On April 28 API petitioned for a thirty-day commitment, and also petitioned for court approval of non-crisis administration of psychotropic medication. On that same day, an attorney, James Gottstein of the Law Project for Psychiatric Rights, e-mailed API and the public defender to inform them that he was representing Bigley with respect to what he called the " forced drugging" petition. In the e-mail he stated the view that Bigley had likely acted out as a way to get shelter at API during cold weather. He proposed a plan under which Bigley would be housed and fed at API.

The public defender's office represented Bigley at the commitment hearing on April 30, 2008. Attorney Gottstein filed a limited entry of appearance to represent Bigley regarding the petition for court-ordered administration of medication. The public defender objected to Gottstein's appearing on Bigley's behalf. The master agreed that should Bigley be committed, Gottstein could appear for Bigley during the subsequent involuntary medication proceedings. However, until that time, the master said she would not allow Gottstein to appear as counsel, cautioning him that " you're not co-counsel and you're not to be sitting at the table with them or interfering with their conduct of the case."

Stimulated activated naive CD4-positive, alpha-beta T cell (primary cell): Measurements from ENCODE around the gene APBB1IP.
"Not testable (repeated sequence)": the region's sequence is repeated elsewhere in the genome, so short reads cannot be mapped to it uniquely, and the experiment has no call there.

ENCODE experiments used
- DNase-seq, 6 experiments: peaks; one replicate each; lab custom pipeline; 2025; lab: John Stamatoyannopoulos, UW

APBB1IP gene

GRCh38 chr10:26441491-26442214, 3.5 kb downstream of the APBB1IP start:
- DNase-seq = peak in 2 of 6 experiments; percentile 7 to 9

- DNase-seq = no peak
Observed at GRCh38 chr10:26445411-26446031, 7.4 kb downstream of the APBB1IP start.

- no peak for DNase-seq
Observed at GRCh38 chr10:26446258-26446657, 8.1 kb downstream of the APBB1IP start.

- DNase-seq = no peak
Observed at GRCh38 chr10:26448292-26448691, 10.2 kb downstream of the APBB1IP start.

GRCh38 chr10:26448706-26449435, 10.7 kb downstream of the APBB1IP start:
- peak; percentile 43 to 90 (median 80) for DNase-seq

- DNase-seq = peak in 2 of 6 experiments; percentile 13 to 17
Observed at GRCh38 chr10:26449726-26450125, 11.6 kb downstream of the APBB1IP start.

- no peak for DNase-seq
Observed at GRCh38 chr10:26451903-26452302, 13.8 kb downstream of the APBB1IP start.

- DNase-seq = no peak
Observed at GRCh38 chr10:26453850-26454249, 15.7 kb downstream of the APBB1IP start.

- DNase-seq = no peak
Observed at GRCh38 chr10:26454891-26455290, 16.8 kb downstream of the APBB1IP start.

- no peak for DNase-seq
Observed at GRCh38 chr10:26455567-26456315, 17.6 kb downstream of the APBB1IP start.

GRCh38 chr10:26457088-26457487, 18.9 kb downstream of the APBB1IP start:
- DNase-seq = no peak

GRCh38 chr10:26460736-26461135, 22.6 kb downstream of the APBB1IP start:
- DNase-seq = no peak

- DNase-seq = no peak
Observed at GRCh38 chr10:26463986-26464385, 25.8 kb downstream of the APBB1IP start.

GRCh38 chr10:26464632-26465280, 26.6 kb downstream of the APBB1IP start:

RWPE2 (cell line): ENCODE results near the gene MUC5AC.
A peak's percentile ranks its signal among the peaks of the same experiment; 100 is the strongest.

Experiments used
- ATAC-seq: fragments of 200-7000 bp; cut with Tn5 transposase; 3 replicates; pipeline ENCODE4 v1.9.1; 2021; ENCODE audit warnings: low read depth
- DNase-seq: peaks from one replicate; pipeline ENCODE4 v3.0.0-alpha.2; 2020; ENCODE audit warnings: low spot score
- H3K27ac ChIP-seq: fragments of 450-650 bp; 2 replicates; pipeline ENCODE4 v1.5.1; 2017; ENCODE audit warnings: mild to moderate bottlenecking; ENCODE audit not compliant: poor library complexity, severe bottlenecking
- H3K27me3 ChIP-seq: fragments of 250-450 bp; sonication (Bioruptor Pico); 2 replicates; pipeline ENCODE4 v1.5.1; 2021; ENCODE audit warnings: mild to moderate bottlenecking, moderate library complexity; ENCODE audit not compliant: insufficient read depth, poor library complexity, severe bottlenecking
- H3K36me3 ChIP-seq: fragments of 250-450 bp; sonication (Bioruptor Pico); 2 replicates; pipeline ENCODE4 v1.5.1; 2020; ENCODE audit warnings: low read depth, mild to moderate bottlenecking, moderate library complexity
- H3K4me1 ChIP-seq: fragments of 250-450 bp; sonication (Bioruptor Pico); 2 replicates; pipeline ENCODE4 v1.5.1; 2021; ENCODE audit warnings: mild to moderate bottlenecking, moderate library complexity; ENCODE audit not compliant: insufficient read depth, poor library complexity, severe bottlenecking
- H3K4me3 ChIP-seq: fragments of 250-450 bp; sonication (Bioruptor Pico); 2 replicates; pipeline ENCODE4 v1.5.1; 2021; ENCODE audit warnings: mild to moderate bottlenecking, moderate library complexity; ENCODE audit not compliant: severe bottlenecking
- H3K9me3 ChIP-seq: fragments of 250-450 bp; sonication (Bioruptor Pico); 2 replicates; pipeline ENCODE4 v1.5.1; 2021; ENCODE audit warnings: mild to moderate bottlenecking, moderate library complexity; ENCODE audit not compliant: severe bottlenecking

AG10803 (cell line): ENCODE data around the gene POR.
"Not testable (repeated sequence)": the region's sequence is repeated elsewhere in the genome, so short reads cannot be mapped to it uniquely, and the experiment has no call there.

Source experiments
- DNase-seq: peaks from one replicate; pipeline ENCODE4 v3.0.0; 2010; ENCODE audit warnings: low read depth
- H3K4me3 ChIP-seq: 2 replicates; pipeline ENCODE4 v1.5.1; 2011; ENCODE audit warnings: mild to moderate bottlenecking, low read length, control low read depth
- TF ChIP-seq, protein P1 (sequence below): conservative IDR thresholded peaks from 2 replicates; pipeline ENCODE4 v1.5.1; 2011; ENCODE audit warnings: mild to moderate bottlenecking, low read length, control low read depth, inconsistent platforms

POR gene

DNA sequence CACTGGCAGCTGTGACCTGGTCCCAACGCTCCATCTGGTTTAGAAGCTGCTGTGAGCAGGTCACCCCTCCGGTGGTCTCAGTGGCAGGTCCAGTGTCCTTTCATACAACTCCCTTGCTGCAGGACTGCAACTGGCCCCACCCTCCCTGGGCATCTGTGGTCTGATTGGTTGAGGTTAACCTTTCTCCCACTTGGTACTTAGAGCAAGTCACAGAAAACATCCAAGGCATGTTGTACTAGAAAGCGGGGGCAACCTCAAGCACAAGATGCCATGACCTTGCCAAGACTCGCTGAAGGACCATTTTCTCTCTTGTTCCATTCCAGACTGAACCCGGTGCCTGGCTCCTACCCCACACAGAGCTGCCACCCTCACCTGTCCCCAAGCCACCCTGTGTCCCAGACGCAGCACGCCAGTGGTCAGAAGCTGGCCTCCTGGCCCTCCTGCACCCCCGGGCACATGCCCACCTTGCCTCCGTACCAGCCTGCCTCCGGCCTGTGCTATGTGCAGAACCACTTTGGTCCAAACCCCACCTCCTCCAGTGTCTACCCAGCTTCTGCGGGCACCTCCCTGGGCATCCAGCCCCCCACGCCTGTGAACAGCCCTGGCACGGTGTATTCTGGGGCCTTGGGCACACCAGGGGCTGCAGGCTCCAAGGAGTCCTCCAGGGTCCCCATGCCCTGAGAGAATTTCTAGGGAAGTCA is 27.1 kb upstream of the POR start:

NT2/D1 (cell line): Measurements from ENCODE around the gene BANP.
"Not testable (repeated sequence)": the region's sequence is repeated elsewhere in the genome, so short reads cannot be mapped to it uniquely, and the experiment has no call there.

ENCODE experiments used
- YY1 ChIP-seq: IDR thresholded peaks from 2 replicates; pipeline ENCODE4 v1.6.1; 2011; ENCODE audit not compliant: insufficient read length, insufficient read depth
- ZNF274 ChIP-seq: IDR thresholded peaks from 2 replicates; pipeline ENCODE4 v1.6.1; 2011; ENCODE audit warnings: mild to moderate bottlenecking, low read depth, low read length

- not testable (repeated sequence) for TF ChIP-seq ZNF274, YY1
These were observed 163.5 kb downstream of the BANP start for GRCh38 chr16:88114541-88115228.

At the April 30 hearing, the master heard evidence and found that Bigley was gravely disabled under AS 47.30.915(7). On May 5 the superior court adopted the findings of fact and ordered Bigley committed to API

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for mental health treatment for a period not to exceed thirty days.

2. Proceedings on administration of psychotropic medication

On May 7 API moved for an expedited hearing on the medication petition, noting that under AS 47.30.839(e), a hearing is required on the patient's capacity to give or withhold informed consent within seventy-two hours of the petition. On May 9 (a Friday) the court notified the parties that it was going to hold an expedited hearing on the medication petition on May 12 (Monday).